An emotionally invested enthusiast of pop culture in the guise of a Copywriter. Apathetic by design. Aesthetically offensive and eloquently candid. A sentimental heathen.

Love is a fickle thing. It plays by its own rules and most of the time, it came out of the left field only to left on a whim. No wonder some chose to opt out of it rather than risk being at its mercy. Because love could be cruel, and stories such as Love for Sale was a cautionary tale for some and a ray of hope for others.

After years of being comfortable with solitude, an impulsive bet with his pride at stake got Richard Achmad (Gading Marten) bending over backwards trying to find a date for his friend’s wedding. Until his search led him to a dating app called Love.inc where his oversight trapped him in a 45 days contract with Arini Kusuma (Della Dartyan).

The best movies were the ones that made you forget they weren’t real. But the ones that would stay in your heart forever, were those that hit too close to home and coaxed feelings out of you. And Love for Sale was one of the latter. It enamoured with its simplicity and whisked you away with its honesty. Much like love, actually, it was a pleasant surprise that ignited a storm of emotion, uncaring of whether you wanted it or not.

Love for Sale was a cliche. Not just because I have read one too many stories under the trope of contractual relationships. But also because there was something so blatantly cliche about someone who fell in love with another person whom they constantly spent time with. “Tresna jalaran saka kulina” did become a famous saying for a reason. And yet. And yet. There was something so honest and relatable about Richard’s story. Because it was a scenario that we, any of us, could easily found ourselves in. Not under a contractual relationship with a shady dating company, surely. But in that cheesy as fuck moment where you looked at someone whose presence you’ve gotten really used to, and then the emotions just came in waves and you just knew, without a doubt, that you were fucked. Because you were in love.

Look further, and you realised that even the whole dating app shenanigans made sense. All relationships, after all, came with contracts and expiration date. Andibachtiar Yusuf and M Irfan Ramly just put a spin on that indisputable fact. It was how they cleverly disguised a story about someone’s journey to make peace with solitude. Because you never knew how suffocating the silence was, until someone came along and played a tune for you, only to turned it off and disappeared with it afterwards. Then suddenly the silence was too loud, and being alone turned into loneliness. And that, that right there, was why Love for Sale was such a gem: it was really easy to relate to. Mostly due to how Gading Marten and Della Dartyan exceeded any expectations. They just let go and became one with their characters, deluding us into believing that what they had was real.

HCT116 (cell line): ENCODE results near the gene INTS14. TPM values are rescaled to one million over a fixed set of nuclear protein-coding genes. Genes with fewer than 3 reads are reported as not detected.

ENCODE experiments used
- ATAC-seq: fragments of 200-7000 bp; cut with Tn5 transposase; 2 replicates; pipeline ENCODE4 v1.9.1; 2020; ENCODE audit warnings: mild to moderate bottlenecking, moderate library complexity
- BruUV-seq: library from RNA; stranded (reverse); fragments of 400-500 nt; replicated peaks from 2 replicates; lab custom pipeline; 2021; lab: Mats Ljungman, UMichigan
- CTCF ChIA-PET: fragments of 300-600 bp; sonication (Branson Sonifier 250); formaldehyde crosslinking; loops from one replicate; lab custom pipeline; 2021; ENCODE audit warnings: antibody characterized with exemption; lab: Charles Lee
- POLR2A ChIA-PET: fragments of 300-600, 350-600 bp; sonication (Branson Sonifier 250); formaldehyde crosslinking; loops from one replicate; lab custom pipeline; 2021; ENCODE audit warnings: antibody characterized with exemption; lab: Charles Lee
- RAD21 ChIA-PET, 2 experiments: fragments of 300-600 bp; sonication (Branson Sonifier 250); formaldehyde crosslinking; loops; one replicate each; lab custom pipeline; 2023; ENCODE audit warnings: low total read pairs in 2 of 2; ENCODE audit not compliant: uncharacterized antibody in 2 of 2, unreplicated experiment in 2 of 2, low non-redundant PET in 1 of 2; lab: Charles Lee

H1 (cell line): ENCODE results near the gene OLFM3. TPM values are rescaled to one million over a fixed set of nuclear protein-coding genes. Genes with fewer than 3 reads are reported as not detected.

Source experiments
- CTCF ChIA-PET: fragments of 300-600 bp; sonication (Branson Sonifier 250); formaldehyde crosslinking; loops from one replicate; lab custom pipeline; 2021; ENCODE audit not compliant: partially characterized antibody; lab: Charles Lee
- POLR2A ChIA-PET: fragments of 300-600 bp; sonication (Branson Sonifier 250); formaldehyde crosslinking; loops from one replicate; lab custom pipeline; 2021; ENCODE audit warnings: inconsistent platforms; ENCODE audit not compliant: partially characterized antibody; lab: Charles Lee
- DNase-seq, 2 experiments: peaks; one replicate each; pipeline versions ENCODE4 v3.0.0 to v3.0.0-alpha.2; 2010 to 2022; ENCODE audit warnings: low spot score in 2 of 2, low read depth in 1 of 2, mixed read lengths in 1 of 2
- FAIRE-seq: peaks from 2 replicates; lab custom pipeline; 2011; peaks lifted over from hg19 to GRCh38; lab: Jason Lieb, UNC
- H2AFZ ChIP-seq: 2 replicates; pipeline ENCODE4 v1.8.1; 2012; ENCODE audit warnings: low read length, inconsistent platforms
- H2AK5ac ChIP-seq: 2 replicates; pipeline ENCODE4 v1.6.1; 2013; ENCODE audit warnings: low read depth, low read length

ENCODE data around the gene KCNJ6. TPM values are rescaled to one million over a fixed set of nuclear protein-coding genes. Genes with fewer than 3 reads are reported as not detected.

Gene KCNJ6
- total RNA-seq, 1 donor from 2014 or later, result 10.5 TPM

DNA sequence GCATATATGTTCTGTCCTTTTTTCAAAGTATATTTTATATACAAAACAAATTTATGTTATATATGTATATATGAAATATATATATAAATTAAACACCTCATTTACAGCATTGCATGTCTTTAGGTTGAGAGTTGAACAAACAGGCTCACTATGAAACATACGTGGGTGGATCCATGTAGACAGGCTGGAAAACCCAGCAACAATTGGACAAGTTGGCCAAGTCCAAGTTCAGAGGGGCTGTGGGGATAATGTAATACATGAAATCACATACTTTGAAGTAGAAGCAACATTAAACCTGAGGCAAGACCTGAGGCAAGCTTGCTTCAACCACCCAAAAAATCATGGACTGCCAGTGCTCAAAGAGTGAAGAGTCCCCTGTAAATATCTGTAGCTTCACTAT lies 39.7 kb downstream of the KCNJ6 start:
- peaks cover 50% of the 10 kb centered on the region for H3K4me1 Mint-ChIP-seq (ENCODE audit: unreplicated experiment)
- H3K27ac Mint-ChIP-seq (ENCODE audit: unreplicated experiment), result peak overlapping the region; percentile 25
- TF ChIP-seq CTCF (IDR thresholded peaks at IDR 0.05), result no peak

Watching Love for Sale was like reliving all the buried feelings and got lost in the riptide. It reminded you of what you’ve had and what you’ve lost, and why you should make peace with that. With its brutal honesty and fine simplicity, it would either help you remember that some risks, such as love, are worth taking. Yet for others whom, for their own reasons, chose to not let their head wandered to the cloud, it was a resounding cautionary tale.

 

Director: Andibachtiar Yusuf. Writer: Andibachtiar Yusuf & M Irfan Ramly. Relased on: 15 March 2018. Casts: Gading Marten, Della Dartyan, Verdi Solaiman, Torro Margens, Dayu Wijanto, Rukman Rosadi.

 

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